REVIEW: Measure of a Man [2018]

“This time I had something to prove” The coming of age dramedy is a crowded genre with many seminal works established in the 70s and 80s. It’s tough to therefore see any entries without comparing them to what came first. Some can still find their niche and win audiences over before earning a place besides […]

REVIEW: The Longest Game [2018]

“These are elderly gentlemen. Some get very emotional very quickly.” When director Camille Thoman calls the octogenarians at the center of her documentary The Longest Game charming, she’s describing their initial, surface appeal. At a time when everyone’s aging parents and grandparents are proving how out of touch with the twenty-first century they are in […]

REVIEW: Super Troopers 2 [2018]

“Happiness in the household” To look at Broken Lizard is to see the ever-changing landscape of mid-range studio cinema at the turn of the century. These five guys (Jay Chandrasekhar, Kevin Heffernan, Steve Lemme, Paul Soter, and Erik Stolhanske) formed a comedy troupe in college before taking their first film Puddle Cruiser on a campus […]

REVIEW: Oh Lucy! [2018]

“Meow. Meow. Smooch.” I saw Atsuko Hirayanagi‘s short film Oh Lucy! back in 2014 and thought it to be a bona fide charmer. It told the story of a lonely woman named Setsuko who does her niece a favor by recouping the cost of English classes the cash-strapped girl had decided quit. The American teacher […]

REVIEW: Fourplay [2018]

“We are victims of our own faults” It starts with the mixture of excitement and fear the result of a positive pregnancy test delivers before quickly moving into an impromptu hallway dance that ends with a crash of glass and a smack across the face. I’m not sure a better beginning to Dean Matthew Ronalds‘ […]

REVIEW: The Death of Stalin [2017]

“I can’t remember who’s alive and who isn’t” The Russians may have taken umbrage with British director Armando Iannucci‘s The Death of Stalin—a tale of backstabbing governmental hilarity—but their successful quest to ban it domestically is a case of “doth protest too much.” The Soviet Union allied with Hitler’s Nazi regime before joining the winning […]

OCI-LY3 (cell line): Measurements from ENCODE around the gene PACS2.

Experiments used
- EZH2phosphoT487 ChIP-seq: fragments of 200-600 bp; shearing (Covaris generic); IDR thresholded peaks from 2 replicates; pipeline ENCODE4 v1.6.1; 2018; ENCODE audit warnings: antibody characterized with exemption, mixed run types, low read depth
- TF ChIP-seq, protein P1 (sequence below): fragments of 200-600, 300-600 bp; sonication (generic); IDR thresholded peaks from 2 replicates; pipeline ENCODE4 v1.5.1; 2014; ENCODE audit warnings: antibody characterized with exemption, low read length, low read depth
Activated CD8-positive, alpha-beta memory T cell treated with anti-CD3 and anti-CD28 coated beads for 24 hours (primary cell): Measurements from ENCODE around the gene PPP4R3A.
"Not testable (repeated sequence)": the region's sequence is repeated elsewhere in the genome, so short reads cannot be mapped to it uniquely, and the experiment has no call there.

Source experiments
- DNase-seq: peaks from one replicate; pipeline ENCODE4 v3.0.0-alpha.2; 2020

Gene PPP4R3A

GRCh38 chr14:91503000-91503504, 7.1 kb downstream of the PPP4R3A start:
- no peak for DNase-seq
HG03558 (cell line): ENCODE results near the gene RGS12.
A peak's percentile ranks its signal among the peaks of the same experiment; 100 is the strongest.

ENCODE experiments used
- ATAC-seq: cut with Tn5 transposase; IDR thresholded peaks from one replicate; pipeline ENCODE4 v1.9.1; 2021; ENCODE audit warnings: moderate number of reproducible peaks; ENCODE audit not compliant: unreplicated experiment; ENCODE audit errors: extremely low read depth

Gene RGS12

REVIEW: Love, Simon [2018]

“You’re still you” There have been crazier premises for coming-of-age romantic comedies than having the lead fall in love via email with someone they’re afraid they’ll never meet. Unrequited love is nothing new to the genre and neither is an escalating series of mishaps and intentionally misleading manipulation on behalf of the lead towards his […]

REVIEW: Gringo [2018]

“Why’s everyone talking about gorillas all of a sudden?” You wouldn’t be wrong to view the trailer for Gringo and think, “I’ve seen this before.” You wouldn’t be wrong to assume it gave away the entire plot either—mild-mannered American is used by his ruthless bosses to perform a dangerous job they refuse to attempt and […]

REVIEW: The Party [2017]

“Another announcement. Good God.” I admire what Sally Potter is trying to do with her black comedy The Party as experiment. She’s placed a group of friends with different political, economic, and romantic views into a single room, hanging a secret(s) over their heads with the potential to destroy their individual and communal identities. They’re […]

REVIEW: Entanglement [2018]

“Just let go” We’ve all asked the question: “What does our life mean?” Some of us do so out of curiosity, some out of boredom, and others from a place of desperation. Ben Layten (Thomas Middleditch) falls in the latter category after the wife he loved so deeply for many years leaves him for another […]

REVIEW: The Eleven O’Clock [2017]

“I’m simply waiting patiently” I love a good wordplay gag delivered at breakneck speed, the sort “A Bit of Fry and Laurie” used to deliver when Stephen Fry went rapid-fire nonsense on Hugh Laurie without a stutter, laugh, or breath. Director Derin Seale‘s short film The Eleven O’Clock is a wonderful comedic scenario in that […]